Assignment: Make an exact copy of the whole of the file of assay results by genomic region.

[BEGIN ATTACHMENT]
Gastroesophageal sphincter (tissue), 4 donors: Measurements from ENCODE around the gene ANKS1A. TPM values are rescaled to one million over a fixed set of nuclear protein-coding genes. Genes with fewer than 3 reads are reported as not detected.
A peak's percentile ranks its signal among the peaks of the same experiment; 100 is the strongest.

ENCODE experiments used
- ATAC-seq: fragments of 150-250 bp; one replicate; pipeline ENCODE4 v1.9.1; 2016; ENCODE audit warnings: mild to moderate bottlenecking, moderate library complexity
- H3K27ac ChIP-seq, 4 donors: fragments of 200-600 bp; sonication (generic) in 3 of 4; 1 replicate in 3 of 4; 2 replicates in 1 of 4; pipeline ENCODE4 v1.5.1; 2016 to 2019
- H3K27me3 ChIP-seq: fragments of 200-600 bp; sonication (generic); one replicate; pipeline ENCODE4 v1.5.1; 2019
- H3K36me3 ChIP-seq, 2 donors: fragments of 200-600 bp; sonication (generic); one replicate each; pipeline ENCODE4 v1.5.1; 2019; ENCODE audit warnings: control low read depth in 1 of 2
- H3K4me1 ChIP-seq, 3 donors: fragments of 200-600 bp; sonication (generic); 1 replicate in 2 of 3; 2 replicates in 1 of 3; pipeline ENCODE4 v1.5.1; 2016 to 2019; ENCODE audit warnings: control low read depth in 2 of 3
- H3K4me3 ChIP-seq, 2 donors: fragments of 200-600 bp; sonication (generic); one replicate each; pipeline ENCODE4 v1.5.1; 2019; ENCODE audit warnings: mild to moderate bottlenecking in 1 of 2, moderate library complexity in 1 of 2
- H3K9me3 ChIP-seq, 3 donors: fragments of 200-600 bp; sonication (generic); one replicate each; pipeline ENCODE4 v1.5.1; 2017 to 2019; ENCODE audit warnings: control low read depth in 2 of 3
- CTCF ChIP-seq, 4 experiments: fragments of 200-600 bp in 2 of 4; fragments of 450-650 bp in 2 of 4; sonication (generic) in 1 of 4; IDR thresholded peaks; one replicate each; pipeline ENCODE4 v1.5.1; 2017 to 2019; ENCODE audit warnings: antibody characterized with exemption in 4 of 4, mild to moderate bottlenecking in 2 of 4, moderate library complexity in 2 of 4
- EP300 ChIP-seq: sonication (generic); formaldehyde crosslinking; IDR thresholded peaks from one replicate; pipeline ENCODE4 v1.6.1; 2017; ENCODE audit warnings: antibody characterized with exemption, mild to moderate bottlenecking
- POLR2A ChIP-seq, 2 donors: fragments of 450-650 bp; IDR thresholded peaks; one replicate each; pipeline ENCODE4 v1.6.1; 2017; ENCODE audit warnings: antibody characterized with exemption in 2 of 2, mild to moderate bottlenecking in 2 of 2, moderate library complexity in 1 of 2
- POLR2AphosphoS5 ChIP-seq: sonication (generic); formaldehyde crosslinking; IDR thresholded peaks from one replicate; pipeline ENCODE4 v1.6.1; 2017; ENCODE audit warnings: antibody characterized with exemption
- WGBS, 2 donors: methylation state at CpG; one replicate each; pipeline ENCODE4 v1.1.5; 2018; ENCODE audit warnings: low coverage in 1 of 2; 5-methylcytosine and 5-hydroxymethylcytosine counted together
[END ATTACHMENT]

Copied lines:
Gastroesophageal sphincter (tissue), 4 donors: Measurements from ENCODE around the gene ANKS1A. TPM values are rescaled to one million over a fixed set of nuclear protein-coding genes. Genes with fewer than 3 reads are reported as not detected.
A peak's percentile ranks its signal among the peaks of the same experiment; 100 is the strongest.

ENCODE experiments used
- ATAC-seq: fragments of 150-250 bp; one replicate; pipeline ENCODE4 v1.9.1; 2016; ENCODE audit warnings: mild to moderate bottlenecking, moderate library complexity
- H3K27ac ChIP-seq, 4 donors: fragments of 200-600 bp; sonication (generic) in 3 of 4; 1 replicate in 3 of 4; 2 replicates in 1 of 4; pipeline ENCODE4 v1.5.1; 2016 to 2019
- H3K27me3 ChIP-seq: fragments of 200-600 bp; sonication (generic); one replicate; pipeline ENCODE4 v1.5.1; 2019
- H3K36me3 ChIP-seq, 2 donors: fragments of 200-600 bp; sonication (generic); one replicate each; pipeline ENCODE4 v1.5.1; 2019; ENCODE audit warnings: control low read depth in 1 of 2
- H3K4me1 ChIP-seq, 3 donors: fragments of 200-600 bp; sonication (generic); 1 replicate in 2 of 3; 2 replicates in 1 of 3; pipeline ENCODE4 v1.5.1; 2016 to 2019; ENCODE audit warnings: control low read depth in 2 of 3
- H3K4me3 ChIP-seq, 2 donors: fragments of 200-600 bp; sonication (generic); one replicate each; pipeline ENCODE4 v1.5.1; 2019; ENCODE audit warnings: mild to moderate bottlenecking in 1 of 2, moderate library complexity in 1 of 2
- H3K9me3 ChIP-seq, 3 donors: fragments of 200-600 bp; sonication (generic); one replicate each; pipeline ENCODE4 v1.5.1; 2017 to 2019; ENCODE audit warnings: control low read depth in 2 of 3
- CTCF ChIP-seq, 4 experiments: fragments of 200-600 bp in 2 of 4; fragments of 450-650 bp in 2 of 4; sonication (generic) in 1 of 4; IDR thresholded peaks; one replicate each; pipeline ENCODE4 v1.5.1; 2017 to 2019; ENCODE audit warnings: antibody characterized with exemption in 4 of 4, mild to moderate bottlenecking in 2 of 4, moderate library complexity in 2 of 4
- EP300 ChIP-seq: sonication (generic); formaldehyde crosslinking; IDR thresholded peaks from one replicate; pipeline ENCODE4 v1.6.1; 2017; ENCODE audit warnings: antibody characterized with exemption, mild to moderate bottlenecking
- POLR2A ChIP-seq, 2 donors: fragments of 450-650 bp; IDR thresholded peaks; one replicate each; pipeline ENCODE4 v1.6.1; 2017; ENCODE audit warnings: antibody characterized with exemption in 2 of 2, mild to moderate bottlenecking in 2 of 2, moderate library complexity in 1 of 2
- POLR2AphosphoS5 ChIP-seq: sonication (generic); formaldehyde crosslinking; IDR thresholded peaks from one replicate; pipeline ENCODE4 v1.6.1; 2017; ENCODE audit warnings: antibody characterized with exemption
- WGBS, 2 donors: methylation state at CpG; one replicate each; pipeline ENCODE4 v1.1.5; 2018; ENCODE audit warnings: low coverage in 1 of 2; 5-methylcytosine and 5-hydroxymethylcytosine counted together